In complete disbelief by the news, he treated Christmas Day like normal and spent it with his family, even with the fear that it may be his last Christmas.
Whilst he was trying to come to terms with his diagnosis, he was in the process of purchasing a derelict old house that needed a full renovation. At first, he wasn’t going to go through with the purchase as he knew it would be a huge project whilst trying to fight cancer but after his first successful operation, he thought it might be a healthy distraction.
This house had no running water or heating, and it was the middle of winter, not the best foundation for a man fighting cancer during a global pandemic but he somehow managed to get by.
With the first operation out of the way on the 7th of January, he came out of the operating theatre into the ward where John had too much medication, giving him a near miss, thankfully a nurse noticed, and all was saved. At one point they thought John had Covid so he was quickly put in a side room at handover, only for him to ring his surgeon friend to say,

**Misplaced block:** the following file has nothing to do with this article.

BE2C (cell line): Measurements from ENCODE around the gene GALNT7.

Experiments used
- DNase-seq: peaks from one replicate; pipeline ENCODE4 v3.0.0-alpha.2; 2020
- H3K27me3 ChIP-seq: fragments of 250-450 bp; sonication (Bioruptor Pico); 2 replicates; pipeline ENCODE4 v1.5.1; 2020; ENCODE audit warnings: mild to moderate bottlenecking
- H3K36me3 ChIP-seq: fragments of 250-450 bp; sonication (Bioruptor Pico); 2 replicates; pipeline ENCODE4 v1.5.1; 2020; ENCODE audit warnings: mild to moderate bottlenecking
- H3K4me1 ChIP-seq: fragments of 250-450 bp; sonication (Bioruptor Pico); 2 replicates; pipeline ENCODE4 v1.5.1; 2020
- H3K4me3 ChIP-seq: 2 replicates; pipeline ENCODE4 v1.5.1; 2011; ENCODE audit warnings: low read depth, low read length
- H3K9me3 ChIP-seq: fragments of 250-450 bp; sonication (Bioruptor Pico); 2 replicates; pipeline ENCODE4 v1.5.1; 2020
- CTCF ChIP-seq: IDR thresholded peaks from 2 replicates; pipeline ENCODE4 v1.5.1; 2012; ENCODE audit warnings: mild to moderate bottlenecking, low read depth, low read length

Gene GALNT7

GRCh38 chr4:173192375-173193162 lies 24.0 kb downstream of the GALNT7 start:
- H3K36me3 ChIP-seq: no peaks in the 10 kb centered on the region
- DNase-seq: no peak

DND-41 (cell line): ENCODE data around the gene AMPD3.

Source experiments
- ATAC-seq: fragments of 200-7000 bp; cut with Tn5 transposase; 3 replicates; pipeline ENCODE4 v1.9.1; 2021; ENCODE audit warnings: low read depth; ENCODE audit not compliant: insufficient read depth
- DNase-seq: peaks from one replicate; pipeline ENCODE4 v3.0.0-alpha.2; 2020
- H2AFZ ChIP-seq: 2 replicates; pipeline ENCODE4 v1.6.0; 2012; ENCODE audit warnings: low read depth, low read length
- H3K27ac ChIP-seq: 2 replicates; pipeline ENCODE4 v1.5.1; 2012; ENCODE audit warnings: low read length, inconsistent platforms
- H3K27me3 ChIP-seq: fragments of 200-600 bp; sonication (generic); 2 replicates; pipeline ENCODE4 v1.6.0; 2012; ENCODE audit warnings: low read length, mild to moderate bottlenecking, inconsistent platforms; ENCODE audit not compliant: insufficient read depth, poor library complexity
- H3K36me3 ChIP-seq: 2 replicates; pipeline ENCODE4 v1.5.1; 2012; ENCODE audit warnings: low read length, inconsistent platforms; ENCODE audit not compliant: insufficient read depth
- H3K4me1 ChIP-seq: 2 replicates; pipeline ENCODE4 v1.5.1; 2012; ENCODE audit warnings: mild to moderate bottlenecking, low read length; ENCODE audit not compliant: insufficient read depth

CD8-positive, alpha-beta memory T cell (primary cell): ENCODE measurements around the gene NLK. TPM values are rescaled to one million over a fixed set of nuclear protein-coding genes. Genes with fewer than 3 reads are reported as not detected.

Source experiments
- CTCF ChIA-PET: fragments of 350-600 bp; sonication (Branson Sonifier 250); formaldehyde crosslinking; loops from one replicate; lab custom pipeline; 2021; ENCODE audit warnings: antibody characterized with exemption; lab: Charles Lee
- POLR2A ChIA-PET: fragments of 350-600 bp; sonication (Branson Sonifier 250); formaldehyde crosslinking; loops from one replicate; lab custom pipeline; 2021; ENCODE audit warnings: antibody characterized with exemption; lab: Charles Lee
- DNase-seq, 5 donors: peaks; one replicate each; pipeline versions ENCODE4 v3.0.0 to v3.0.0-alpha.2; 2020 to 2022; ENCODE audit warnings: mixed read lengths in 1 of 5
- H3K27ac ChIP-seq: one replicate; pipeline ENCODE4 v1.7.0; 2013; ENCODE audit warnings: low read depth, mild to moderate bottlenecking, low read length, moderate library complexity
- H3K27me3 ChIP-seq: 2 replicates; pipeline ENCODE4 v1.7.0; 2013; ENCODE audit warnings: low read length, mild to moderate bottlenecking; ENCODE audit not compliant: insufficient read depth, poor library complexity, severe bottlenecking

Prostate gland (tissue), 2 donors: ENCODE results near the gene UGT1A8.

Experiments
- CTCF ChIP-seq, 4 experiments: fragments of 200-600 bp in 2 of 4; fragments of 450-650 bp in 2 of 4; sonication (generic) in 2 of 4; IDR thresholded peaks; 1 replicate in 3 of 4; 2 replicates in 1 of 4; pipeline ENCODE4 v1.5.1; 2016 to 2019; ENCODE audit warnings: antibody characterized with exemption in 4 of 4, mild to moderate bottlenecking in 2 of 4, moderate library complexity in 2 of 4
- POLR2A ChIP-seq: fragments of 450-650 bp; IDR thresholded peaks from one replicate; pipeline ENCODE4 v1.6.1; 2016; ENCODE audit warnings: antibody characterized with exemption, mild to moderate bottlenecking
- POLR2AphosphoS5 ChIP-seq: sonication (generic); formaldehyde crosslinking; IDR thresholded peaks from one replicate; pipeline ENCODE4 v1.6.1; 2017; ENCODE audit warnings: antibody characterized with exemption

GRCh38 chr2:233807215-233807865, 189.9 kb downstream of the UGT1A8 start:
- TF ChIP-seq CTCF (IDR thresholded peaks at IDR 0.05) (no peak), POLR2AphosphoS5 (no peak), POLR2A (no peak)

‘I haven’t been fed all day is that normal? ‘They had forgotten I was in the room’ Said John laughing
After recovering from his first operation, he was about to go under for his second operation on the 25th of January but his surgeon came into the operating theatre and said,
“I’m afraid we can’t operate today and we are unsure of when we will be able to go ahead with the operation as there aren’t enough hospital beds due to Covid-19 patients.”
John’s surgeon informed him that instead of having the operation, they were going to move the Chemotherapy and Radiotherapy forward and begin the 6 weeks of treatment at the beginning of February. Radiotherapy was challenging for John as he suffers from claustrophobia and during the treatment, they had to lock his head in a vice to perform Radiotherapy.